It's a Man's World
When James Brown first sang, ‘It’s a man’s world’ he could have been thinking about the fields of science, technology, engineering and mathematics (STEM). Unfortunately, not much has changed since 1966 when the song was first released.
In keeping with other STEM fields, data science remains largely male. As a female data scientist, I’m often in meetings where there are no other women in the room. I’ve stood in registration queues at data science events and been the only female in sight. Formula One may have scrapped the “grid girls”, but the tech world certainly hasn’t scrapped theirs. At large tech conferences, some exhibitors even resort to using young, scantily-clad women ostensibly to lure men to their stands.
Unfortunately, our world isn’t equal. A Forbes article in 2017 looked at people studying data science part-time and found that data science lagged behind other STEM fields in terms of gender parity. A survey in the same year by Kaggle, the data science competition platform, revealed that just 16% of Kagglers are female. But not only is there a paucity of females operating in the field, they also earn less on average.
The gender pay gap has been fairly well documented. A UK survey in 2017 shows that women in STEM fields earn about a fifth (20%) less than their male colleagues. Across Africa, South Africa has the sixth-largest pay gap, with mostly Muslim countries faring worse. A recent StatsSA survey puts the South African gender pay gap at close to a quarter, with women earning 23% less than men. Code for Africa has built an online tool that allows users to explore the gender pay gap between men and women in Africa. You can explore the tool here.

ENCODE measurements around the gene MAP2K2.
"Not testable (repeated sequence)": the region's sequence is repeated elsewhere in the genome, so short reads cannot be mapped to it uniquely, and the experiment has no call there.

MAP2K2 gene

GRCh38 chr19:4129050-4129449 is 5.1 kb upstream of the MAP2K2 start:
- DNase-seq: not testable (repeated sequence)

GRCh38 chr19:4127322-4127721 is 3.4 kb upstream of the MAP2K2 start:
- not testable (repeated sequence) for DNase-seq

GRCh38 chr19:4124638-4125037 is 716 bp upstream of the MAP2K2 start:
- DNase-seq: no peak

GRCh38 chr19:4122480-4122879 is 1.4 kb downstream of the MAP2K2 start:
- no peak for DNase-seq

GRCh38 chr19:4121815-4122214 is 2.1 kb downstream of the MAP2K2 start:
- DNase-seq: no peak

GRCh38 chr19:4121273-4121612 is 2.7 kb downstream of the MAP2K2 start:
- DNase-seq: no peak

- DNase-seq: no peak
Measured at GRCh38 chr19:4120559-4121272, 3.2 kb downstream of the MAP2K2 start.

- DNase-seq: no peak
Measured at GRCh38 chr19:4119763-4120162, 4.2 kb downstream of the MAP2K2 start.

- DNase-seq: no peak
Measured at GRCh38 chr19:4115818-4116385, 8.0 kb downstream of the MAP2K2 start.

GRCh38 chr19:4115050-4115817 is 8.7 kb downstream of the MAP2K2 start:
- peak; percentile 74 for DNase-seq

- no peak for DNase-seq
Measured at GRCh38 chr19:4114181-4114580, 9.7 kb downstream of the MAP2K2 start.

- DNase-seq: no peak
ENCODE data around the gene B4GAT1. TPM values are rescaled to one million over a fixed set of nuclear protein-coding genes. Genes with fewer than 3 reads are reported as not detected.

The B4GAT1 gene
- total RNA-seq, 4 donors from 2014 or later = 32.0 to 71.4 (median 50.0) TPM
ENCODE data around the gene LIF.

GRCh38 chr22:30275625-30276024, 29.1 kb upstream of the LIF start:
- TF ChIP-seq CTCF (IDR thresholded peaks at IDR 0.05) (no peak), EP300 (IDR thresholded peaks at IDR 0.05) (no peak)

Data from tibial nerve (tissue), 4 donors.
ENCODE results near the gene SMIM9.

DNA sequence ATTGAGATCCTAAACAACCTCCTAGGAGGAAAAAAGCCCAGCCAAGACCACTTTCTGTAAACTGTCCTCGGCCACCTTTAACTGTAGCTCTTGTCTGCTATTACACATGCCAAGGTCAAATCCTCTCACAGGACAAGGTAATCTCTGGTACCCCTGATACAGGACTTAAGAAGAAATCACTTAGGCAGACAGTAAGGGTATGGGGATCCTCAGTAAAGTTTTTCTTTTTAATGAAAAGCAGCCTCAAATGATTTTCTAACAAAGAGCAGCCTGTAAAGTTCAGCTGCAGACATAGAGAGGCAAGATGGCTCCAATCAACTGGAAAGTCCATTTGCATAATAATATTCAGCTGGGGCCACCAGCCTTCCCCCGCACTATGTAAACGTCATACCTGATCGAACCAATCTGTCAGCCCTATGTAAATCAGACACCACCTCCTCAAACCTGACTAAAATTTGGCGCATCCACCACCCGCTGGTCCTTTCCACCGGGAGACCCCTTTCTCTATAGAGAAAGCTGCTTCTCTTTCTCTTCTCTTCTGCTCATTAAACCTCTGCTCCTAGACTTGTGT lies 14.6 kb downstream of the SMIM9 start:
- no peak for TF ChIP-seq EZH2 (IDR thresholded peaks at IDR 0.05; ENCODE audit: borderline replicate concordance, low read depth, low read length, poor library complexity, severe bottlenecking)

This generic “average” comparison doesn’t only say that women in the same job earn less than men, it also indicates that women are more likely to work in industries with lower average pay. This gap extends to other fields such as sports, with men’s prize money often double that of women (A local surfing event, the Billabong Pro Junior Series in Ballito, South Africa, is a recent example of exactly this).
New data from household chore app BusyKid reveals that the gender pay gap starts much earlier than we think. BusyKid analysed data from 10 000 families and found that boys were paid around 50% more than girls in their weekly allowances. Now parents probably aren’t doing this deliberately, but subconsciously, they’re splitting household chores into stereotypical gender categories and valuing them differently. What’s more, boys earned more than girls for doing the same chore. In the case of babysitting for example, the reasoning for this may be that parents see girls as being naturally caring and nurturing, so reward them less for this task.
We’re concerned about creating AI systems that exhibit biases of all kinds including sexism, but are we good enough at knowing when we’re being sexist ourselves? It’s totally cool that apps are generating this kind of data and we can use it to understand our inherent behaviour and biases. So why should we be concerned about a gender pay gap you may ask? Well we’re essentially shortchanging half our talent pool. James Brown knew this and followed the opening line “This is a man’s world” with, “But it wouldn't be nothing … without a woman or a girl”.